Patients face hard times as cost of medicine increases in Rwanda

Wholesalers blame the hike on the depreciation of the Rwandan franc against the dollar.

A pharmacy in Kigali. Pharmacists in Rwanda have passed on the high cost of branded medicine to patients. PHOTO | CYRIL NDEGEYA | NATION 

IN SUMMARY

  • Pharmacies say they have no choice but to pass on the additional costs to patients since the prices of drugs covered by insurers have not been reviewed to reflect current changes in the market.
  • Marie Claire Nyinawinkindi, the treasurer of the Rwanda National Pharmacy Council blamed the limited capacity of wholesalers in the country to procure large stocks, as causing the scarcity of some drugs and thus fuels speculative prices.
  • The price of branded medicine has significantly increased in the past three months. A mini survey by Rwanda Today in pharmacies around Kigali shows that the price of commonly prescribed medicine has gone up by at least 20 per cent.

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A sharp increase in the price of medicine in Rwanda has added to the suffering of patients who are caught between medical underwriters — who have not revised catalogue price agreements — and pharmacists, who are now forcing medical insurance policy holders to top-up the price differential on certain prescribed medicines.

Pharmacies say they have no choice but to pass on the additional costs to patients since the prices of drugs covered by insurers have not been reviewed to reflect current changes in the market.

Wholesalers blame the hike on the depreciation of the Rwandan franc against the dollar.

“We buy drugs in dollars or in euros and sell them in Rwandan francs and the current hike is due to the exchange rate variability,” said Nzabonimpa Aloys, the managing director of dépôt Pharmaceutique, a medical supplies importer.

Price of drugs

The Rwandan franc has dropped significantly against the dollar since 2016, but the price of drugs has only changed significantly in recent months.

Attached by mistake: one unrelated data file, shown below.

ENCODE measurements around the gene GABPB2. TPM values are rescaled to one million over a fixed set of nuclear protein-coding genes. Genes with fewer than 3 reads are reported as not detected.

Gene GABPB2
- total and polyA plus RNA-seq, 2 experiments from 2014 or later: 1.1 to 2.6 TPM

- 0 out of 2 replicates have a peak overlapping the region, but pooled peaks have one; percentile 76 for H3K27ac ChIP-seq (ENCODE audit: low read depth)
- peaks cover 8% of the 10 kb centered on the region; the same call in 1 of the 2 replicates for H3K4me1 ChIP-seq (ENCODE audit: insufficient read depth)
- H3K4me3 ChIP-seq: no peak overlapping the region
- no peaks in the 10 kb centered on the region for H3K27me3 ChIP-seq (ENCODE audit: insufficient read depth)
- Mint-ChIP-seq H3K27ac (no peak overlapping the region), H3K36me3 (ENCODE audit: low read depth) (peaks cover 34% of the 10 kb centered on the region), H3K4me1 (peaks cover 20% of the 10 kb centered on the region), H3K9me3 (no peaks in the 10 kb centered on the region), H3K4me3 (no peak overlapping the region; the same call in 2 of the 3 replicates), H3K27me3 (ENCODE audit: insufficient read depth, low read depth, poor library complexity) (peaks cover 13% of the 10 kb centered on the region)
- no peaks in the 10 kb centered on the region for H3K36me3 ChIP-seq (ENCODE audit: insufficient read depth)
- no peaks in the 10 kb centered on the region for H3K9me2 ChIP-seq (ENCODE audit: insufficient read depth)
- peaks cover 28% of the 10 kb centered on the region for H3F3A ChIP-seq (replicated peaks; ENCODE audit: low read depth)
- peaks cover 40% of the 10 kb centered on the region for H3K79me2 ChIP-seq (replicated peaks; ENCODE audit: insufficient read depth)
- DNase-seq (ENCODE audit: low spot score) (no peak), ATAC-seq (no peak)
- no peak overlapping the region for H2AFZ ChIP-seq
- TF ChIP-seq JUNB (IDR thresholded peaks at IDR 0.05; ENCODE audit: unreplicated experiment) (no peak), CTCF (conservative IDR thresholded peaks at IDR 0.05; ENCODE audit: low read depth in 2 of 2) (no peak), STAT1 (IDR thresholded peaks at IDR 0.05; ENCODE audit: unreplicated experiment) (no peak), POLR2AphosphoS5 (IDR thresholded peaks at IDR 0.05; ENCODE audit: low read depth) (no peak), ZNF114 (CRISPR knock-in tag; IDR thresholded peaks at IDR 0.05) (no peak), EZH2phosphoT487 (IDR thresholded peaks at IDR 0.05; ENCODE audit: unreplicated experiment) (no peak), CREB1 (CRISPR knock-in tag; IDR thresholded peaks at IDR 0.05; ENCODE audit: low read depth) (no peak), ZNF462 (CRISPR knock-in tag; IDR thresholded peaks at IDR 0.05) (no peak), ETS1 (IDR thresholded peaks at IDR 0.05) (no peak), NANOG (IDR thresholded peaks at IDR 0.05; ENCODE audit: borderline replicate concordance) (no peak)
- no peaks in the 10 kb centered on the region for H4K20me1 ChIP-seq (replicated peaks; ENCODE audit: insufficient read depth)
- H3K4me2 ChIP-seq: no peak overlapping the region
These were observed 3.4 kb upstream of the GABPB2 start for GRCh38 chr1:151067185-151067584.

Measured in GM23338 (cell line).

Marie Claire Nyinawinkindi, the treasurer of the Rwanda National Pharmacy Council blamed the limited capacity of wholesalers in the country to procure large stocks, as causing the scarcity of some drugs and thus fuels speculative prices.

Some observers suspect the increase in the cost of brand name drugs is driven by those in the drugs supply chain who want to promote the use of generic drugs.

However, generic drugs are cheaper than brand name medicine in most countries. In Rwanda, the price of drugs is largely set by supply and demand and stakeholders are call for regulation.

“There is a need for harmonisation of prices of medicine, because currently, pharmacies have the autonomy to set the retail price of any medicine, which allows some to speculate, especially when a specific drug is scarce,” said Benjamin Muhigirwa, who works with the Rwanda Social Security Board.

Drugs pricing policy

According to Mr Muhigirwa, who is a pharmacist, the government and private sector should develop a mechanism that controls the cost of medicine from production, wholesale and retail stages to avoid speculative fluctuations.

The Ministry of Health said there is a plan to introduce a drugs pricing policy, which is expected to remedy the current challenges.

“Negotiations over the pricing policy of medicine have been ongoing, but there were many priorities including the establishment of the Rwanda Food and Drug Administration, which is in its final stage and which was a prerequisite to having a pricing policy,” said